Developing an effective marketing strategy that would allow a younger audience to identify with Sullivans maturity as an artist proved to be difficult for Jive and three years after being signed, the two parted ways. "I cant say I wasnt sad. I was very sad." But being the strong-willed and determined individual she is, it hasnt halted her grind. Now, at 19, Sullivan is confident that her dreams will now come true.
While most artists recount always listening to music while they were younger, Sullivan's first introduction to music began at church. "I remember singing like around five or six in the choir," she says before recalling a particular incident. "I was in the junior choir, but I was the first child admitted into the young adult choir. I was so proud of myself and with the support of my family and church I began singing." As Sullivan got older, she began researching and polishing her art as well as admiring some of her favorite vocalists, including Stevie Wonder, Aretha Franklin, Chaka Kahn, Lauryn Hill, Brandy, Mary J. Blige and Donny Hathaway.
Last year, Sullivan found the time to graduate with her class at the Philadelphia High School for the Creative and Performing Arts (CAPA), the same school that Boyz II Men attended, and made a lasting impression by writing the senior class song. "I said, 'I should make my mark some kind of way on this school.' I thought it would be cool if I did something to get everybody involved, so I wrote for different people and their voices. And it was nice, because a lot of kids in our senior class werent used to singing solos and didnt have a solo for the four years that they were there, and they got their time to shine." She also made a lasting impression on the schools principal, Mr. Johnny C. Whaley Jr. Of her, he says, "The moment Jazmine Sullivan arrived at CAPA, I realized that she had a very special gift. I developed a greater appreciation for her talent upon discovering that she was a gifted songwriter as demonstrated by her work on the senior class song presented to our vocal teachers. Although we prepare students for the next level of education, Jazmine is destined to perform and I strongly believe that future success is on the horizon."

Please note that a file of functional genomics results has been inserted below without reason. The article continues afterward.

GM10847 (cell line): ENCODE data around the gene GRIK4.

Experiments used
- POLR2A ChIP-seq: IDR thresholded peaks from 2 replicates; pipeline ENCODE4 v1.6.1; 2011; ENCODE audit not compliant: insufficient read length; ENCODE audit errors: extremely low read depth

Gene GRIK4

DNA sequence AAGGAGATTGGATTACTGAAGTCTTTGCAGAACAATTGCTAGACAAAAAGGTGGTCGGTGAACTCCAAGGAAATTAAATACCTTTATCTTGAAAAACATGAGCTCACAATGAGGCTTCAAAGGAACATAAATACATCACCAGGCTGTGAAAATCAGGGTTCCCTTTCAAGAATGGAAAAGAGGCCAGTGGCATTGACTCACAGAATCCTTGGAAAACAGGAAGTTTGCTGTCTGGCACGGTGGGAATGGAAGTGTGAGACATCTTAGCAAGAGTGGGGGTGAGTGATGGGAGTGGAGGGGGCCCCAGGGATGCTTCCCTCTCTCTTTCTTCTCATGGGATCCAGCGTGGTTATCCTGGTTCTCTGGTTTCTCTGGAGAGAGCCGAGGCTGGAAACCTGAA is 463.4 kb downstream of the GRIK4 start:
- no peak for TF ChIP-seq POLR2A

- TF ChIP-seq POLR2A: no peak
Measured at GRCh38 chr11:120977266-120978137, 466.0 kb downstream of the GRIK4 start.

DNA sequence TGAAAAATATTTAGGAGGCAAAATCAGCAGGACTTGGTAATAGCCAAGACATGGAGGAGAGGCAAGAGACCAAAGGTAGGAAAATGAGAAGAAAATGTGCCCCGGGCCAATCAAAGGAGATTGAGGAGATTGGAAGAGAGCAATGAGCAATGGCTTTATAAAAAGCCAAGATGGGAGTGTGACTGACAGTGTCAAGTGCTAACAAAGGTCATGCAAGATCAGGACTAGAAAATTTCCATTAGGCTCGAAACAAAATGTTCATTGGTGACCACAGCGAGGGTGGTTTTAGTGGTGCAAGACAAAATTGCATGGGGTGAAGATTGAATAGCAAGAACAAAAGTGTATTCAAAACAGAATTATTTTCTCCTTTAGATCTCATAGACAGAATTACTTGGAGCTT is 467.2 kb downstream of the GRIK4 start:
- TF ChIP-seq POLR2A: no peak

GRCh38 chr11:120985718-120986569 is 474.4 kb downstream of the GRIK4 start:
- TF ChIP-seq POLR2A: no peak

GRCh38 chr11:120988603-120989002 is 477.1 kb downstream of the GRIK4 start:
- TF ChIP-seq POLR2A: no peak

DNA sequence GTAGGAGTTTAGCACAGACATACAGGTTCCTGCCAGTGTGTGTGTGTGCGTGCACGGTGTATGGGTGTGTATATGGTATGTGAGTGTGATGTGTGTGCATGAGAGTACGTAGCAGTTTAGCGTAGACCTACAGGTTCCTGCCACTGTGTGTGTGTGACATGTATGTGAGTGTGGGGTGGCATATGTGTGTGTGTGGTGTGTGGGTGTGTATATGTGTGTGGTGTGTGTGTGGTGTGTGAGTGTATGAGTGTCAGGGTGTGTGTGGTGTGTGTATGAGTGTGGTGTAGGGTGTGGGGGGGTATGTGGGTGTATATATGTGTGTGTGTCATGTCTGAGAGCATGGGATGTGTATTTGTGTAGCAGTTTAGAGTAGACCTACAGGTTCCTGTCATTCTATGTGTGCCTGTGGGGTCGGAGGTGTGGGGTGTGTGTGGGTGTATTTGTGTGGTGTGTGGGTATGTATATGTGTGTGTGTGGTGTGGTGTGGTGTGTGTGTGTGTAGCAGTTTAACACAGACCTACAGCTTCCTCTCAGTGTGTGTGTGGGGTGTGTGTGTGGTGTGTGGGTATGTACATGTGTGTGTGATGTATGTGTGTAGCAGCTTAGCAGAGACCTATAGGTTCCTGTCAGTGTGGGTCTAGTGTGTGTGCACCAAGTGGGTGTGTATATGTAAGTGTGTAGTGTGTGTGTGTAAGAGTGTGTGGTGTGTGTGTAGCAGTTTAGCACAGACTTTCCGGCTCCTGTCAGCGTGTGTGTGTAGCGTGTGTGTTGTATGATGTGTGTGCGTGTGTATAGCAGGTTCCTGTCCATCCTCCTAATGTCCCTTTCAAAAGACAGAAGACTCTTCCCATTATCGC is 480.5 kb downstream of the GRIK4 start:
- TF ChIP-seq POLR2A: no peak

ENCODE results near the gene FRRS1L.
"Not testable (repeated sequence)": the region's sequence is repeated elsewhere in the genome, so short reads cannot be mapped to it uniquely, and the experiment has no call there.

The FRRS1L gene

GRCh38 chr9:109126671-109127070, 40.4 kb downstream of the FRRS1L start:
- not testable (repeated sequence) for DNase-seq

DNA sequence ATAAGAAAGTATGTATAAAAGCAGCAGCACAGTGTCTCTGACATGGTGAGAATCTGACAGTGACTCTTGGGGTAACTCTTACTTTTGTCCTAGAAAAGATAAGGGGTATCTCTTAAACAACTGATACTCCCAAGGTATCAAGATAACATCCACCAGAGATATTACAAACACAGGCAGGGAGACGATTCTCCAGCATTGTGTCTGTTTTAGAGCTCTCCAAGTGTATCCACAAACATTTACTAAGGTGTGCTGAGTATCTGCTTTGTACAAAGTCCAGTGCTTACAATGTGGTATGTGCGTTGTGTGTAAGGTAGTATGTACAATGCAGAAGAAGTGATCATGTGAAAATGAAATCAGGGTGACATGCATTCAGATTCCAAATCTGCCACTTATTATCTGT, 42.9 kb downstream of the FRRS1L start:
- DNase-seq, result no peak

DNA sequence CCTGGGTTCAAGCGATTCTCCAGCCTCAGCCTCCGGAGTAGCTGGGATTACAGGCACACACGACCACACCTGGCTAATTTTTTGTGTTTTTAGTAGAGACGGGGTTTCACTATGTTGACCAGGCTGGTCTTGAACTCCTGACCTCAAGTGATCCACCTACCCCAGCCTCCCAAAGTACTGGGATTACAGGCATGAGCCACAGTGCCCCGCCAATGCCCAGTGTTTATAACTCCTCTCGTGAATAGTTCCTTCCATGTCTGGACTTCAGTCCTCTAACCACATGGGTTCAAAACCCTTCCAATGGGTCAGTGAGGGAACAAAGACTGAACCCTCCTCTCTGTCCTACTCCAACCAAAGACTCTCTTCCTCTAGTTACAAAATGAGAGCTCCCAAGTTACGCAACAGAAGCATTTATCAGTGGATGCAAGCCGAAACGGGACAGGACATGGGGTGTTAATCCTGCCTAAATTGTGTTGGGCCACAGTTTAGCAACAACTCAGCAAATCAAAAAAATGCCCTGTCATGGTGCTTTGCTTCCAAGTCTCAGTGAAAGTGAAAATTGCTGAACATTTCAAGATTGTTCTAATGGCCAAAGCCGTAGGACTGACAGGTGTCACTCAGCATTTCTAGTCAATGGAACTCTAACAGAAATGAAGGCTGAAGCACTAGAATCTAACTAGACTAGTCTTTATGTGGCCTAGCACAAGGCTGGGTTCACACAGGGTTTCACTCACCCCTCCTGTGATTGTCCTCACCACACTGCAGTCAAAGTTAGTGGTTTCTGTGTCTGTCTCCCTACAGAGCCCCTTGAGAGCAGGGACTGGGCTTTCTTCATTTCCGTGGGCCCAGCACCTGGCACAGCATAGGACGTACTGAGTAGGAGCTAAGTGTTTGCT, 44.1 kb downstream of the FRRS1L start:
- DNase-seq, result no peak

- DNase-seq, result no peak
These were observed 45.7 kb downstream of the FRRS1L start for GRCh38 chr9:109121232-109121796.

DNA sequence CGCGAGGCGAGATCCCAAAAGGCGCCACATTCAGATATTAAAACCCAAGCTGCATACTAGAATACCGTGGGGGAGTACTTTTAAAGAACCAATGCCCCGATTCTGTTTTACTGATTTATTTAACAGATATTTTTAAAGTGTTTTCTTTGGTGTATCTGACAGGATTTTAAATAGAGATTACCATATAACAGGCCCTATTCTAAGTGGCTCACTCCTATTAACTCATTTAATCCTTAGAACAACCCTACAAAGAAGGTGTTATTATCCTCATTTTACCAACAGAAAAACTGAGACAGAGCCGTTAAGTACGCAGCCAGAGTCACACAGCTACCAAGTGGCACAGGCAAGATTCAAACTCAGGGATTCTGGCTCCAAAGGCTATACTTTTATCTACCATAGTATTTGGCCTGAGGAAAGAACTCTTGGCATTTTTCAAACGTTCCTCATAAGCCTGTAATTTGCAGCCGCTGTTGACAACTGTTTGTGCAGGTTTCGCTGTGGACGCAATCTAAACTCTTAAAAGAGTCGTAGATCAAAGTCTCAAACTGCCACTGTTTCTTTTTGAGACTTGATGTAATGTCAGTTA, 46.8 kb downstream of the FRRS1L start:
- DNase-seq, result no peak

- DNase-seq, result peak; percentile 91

Now more than ever, R&B is primed for a comeback. A few artists like Mary J. Blige, Fantasia and Mariah Carey have continued to make solid R&B records, but Sullivan cites John Legend as someone who has made it easier for her music to be appreciated. "With John Legend, he seemed to break something new; by just singing with his piano and [having the audience] listen. So I think it's coming back. I'm glad that I wasnt let out too early, because people may not have gotten me because [my music] might have been over their heads." From the time she was first signed, Sullivan has been constantly changing. While she was considered a 'neo-soul' artist with her earlier work, she now understands that her music must at times meet the demands of listeners. "I can deliver a hit radio single, but it's me wanting to find the compromise where I'm delivering something that I'm proud of and something that can get people dancing. I think a lot of producers didn't realize that because when I used to go into the studio, and I wasn't writing like I am now, they saw me as this older person because my voice was so much older. So they would give me stuff that reflected [my voice], but they didnt realize that I was 15."
While she awaits her next record deal, you will find her name on background credits for Fantasia's Free Yourself and songwriting credits for two tracks off of Christina Milian's next album, including the Cool & Dre produced first single "Say I", which features Young Jeezy. If anything, the journey to this point has only made Sullivan mentally stronger and wiser about the music business. "I know that I can't settle for singing at the local bar every other week or doing spot dates. I just know that it's big, it's legendary and it's not confined to one type of group of people," she says with conviction. "Everybody is going to love me and this is not being cocky, this is just what I see."